Children of Thomas Brooks (1775 – 1838) and Wife Sarah Whitlock: Margaret Brooks (1803-1855) and Husband Ransom Van Winkle — Wayne County, Kentucky Years

Tombstone of Margaret Brooks Van Winkle and Ransom Van Winkle, Franklin town cemetery, Franklin, Morgan County, Illinois, by Connie Clark: see Find a Grave memorial page of Margaret Brooks Van Winkle, created by Vicki

Or, Subtitled: A Southeastern Kentucky Family Migrates to West Central Illinois, Late 1820s

The third child of Thomas Brooks and wife Sarah Whitlock of Wythe County, Virginia, Wayne County, Kentucky, and Morgan County, Alabama, was

Children of Charles Brooks (1800/1 – 1861) and Wife Deniah Cornelius of Lawrence County, Alabama, and Itawamba County, Mississippi

Photo of family of Sarah Eleanor Brooks and Isaac Fletcher Sullivan about 1900, uploaded by judykay1234 to her “Hendrick, Lindsey, Sullivan, Brooks” tree at Ancestry
Sarah Eleanor

Or, Subtitled: Migration of a Brooks Family from Lawrence County, Alabama, to Itawamba County, Mississippi, and West to Texas

The following posting provides an outline sketch of basic information about the children of Charles Brooks (1800/1 – 1861) and wife Deniah Cornelius of Lawrence County, Alabama, and Itawamba County, Mississippi. As the postings I’ve just linked note, Charles Brooks, who administered the estate of his father Thomas Brooks in Morgan County, Alabama, purchased his father’s bible at Thomas Brooks’s estate sale in Morgan County. Charles and Deniah then recorded the names and dates of birth of their children in the register of the bible of Thomas Brooks.

Note: Substantial Material Added to Previous Posting

This is a note to readers who may have read the previous posting here, about Charles Brooks (1800/1 – 1861), son of Thomas Brooks and Sarah Whitlock, and his years in Itawamba County, Mississippi, from 1840 to 1861.

I have now added substantial new material to that posting, and wanted to let you know this. Bob Franks, publications editor and librarian for the Itawamba Historical Society, has kindly sent me land records filling in gaps in my research about Charles, and copies of documents from Charles’s estate file. I have worked that new material into the posting, and am happy that it now offers a more complete picture of Charles Brooks’s life in Itawamba County. I am deeply grateful to Bob Franks for his generosity in finding new documents and sending them to me — and want to put a word in for the Itawamba Historical Society and its outstanding website chock full of valuable information about the history this Mississippi county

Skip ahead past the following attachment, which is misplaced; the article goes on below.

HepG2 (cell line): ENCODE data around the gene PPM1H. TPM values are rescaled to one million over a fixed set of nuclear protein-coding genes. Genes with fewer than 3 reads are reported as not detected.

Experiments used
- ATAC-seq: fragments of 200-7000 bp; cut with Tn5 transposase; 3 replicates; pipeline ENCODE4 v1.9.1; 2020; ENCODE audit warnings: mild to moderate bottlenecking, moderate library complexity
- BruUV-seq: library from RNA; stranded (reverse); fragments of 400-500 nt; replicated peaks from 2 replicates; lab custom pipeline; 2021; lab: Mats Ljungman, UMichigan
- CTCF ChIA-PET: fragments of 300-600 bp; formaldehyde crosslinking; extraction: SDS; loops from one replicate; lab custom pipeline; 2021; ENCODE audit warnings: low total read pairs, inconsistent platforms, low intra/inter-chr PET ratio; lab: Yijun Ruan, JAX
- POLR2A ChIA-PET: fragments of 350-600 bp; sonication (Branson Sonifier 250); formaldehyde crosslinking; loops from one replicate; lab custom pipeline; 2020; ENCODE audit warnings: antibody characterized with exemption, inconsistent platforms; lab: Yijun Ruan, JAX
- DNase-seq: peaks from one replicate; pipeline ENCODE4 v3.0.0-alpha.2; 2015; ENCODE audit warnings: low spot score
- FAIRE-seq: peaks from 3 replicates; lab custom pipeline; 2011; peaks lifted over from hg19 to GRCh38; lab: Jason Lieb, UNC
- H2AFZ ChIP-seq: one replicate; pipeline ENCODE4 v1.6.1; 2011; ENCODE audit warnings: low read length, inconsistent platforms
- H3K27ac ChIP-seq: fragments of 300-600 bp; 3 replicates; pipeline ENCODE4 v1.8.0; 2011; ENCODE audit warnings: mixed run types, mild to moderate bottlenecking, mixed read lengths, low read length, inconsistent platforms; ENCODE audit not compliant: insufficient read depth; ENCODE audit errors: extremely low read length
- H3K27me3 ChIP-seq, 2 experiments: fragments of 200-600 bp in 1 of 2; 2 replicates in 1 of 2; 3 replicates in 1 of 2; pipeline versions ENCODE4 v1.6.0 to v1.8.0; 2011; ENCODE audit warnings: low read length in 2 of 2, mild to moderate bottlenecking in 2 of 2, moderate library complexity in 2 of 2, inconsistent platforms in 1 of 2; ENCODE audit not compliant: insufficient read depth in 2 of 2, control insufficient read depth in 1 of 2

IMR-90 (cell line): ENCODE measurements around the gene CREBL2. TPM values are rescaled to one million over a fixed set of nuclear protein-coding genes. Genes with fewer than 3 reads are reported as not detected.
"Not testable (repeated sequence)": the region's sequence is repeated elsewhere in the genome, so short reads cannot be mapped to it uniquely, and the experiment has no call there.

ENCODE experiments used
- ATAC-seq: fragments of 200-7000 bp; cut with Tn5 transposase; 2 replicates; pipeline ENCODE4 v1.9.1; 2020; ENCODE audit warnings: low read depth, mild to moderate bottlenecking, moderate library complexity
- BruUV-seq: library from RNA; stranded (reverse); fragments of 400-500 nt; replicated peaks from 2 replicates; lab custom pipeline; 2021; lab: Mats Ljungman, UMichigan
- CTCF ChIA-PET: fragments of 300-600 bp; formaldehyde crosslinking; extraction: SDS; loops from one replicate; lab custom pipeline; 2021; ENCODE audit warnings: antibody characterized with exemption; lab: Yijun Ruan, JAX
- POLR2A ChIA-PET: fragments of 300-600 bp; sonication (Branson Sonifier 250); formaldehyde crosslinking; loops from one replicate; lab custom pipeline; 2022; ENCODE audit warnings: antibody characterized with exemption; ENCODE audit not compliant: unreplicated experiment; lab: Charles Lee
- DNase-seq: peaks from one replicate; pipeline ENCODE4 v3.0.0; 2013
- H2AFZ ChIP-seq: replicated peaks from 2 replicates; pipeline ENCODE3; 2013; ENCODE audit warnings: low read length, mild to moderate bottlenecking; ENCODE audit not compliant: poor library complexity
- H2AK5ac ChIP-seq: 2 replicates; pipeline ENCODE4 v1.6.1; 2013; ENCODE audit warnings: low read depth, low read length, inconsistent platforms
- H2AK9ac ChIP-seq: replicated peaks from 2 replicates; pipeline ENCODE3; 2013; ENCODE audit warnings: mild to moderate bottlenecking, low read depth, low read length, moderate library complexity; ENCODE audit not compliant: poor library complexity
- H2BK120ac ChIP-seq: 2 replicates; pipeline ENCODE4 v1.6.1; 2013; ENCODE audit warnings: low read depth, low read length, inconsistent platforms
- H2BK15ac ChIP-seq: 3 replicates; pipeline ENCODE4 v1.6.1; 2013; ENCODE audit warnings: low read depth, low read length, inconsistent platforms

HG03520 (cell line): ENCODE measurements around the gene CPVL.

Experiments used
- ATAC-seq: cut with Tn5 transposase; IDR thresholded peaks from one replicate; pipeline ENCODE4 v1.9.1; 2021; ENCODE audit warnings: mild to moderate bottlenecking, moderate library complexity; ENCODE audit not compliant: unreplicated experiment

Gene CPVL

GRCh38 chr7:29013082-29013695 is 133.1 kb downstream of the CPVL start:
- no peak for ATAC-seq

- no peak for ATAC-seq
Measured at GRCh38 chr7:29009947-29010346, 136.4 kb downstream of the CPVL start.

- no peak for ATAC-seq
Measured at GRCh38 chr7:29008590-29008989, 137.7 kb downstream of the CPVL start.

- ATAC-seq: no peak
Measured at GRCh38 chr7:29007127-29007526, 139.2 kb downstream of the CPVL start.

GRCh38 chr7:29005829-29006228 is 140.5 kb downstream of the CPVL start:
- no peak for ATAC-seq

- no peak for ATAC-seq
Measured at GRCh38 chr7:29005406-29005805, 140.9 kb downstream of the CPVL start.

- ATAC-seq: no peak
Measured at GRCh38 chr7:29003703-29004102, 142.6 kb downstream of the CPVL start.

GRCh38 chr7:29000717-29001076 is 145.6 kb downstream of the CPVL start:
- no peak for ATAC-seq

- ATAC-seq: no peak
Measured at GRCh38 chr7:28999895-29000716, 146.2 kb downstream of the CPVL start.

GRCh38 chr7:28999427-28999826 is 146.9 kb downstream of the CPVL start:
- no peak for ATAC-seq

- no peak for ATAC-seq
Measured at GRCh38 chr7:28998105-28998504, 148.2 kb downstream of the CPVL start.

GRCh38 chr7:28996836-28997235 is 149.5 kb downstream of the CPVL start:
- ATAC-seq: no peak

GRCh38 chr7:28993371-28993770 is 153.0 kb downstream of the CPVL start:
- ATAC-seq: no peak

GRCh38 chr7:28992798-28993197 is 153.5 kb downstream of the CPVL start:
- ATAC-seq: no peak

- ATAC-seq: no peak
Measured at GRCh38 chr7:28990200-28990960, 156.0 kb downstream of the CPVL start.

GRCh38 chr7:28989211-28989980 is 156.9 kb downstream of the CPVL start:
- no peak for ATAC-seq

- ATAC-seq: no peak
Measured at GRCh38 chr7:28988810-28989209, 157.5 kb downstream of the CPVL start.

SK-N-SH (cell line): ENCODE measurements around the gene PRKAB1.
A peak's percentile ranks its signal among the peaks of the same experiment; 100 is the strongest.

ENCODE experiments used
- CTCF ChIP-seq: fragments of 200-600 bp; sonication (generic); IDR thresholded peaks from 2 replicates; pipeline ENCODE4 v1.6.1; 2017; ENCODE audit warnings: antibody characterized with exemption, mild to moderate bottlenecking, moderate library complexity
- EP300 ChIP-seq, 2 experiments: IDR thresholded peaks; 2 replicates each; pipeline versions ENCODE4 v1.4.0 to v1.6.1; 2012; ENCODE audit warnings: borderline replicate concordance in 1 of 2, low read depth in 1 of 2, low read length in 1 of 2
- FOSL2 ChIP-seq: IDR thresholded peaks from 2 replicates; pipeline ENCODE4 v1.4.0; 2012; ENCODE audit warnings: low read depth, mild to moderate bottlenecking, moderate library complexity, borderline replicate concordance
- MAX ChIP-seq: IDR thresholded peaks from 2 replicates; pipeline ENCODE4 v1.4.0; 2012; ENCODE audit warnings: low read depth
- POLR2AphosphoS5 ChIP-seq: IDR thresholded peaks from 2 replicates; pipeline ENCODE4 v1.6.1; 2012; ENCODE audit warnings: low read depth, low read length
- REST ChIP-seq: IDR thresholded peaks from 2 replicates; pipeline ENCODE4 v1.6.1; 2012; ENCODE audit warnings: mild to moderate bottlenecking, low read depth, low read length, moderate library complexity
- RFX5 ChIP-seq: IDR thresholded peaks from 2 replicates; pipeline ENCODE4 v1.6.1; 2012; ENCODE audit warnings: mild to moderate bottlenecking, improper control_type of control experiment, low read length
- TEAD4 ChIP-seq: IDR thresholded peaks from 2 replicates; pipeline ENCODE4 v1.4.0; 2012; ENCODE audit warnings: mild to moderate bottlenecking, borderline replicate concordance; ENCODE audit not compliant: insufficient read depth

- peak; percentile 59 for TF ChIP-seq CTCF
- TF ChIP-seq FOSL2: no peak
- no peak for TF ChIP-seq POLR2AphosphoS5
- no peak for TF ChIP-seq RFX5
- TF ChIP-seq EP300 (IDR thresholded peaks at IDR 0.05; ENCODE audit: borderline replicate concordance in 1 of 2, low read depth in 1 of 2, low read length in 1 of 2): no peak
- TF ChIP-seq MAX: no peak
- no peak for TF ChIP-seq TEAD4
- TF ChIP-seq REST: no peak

Children of Thomas Brooks (1775 – 1838) and Wife Sarah Whitlock: Charles Brooks (1800/1 – 1861), Itawamba County, Mississippi, Years

Photo of Deniah Cornelius Brooks uploaded by JudyKay1234 to her “Hendrick, Lindsey, Sullivan, Brooks” family tree at Ancestry

Or, Subtitled: Migration of Families from Lawrence-Morgan Counties, Alabama, to Itawamba County, Mississippi, Following Depression of 1837

This posting is a continuation of a previous posting discussing the life of Charles Brooks (1800/1-1861), son of Thomas Brooks (1775-1838) and wife Sarah Whitlock. The previous posting tracks Charles in Lawrence County, Alabama, where he married Deniah Cornelius, daughter of Rowland Cornelius and Eleanor Watkins, on 27 January 1823, and where Charles and Deniah and their children lived until 1840, when the family moved to Itawamba County, Mississippi. As the posting I just linked also indicates, Charles appears in the estate records of his father Thomas Brooks, who died in Morgan County, Alabama, on 25 October 1838 with a will naming Charles, his oldest son, as his executor.

Children of Thomas Brooks (1775 – 1838) and Wife Sarah Whitlock: Jane and Charles Brooks

Bond of Charles Brooks and John Stewart, 24 January 1823, for Charles’s marriage to Deniah Cornelius, see Lawrence County, Alabama, Marriage Bonds and Licenses 1820, available digitally at FamilySearch

Or, Subtitled: Wherein I Confess That I’ve Made a Whopper of a Mistake, about Which I Need to Tell Readers of This Blog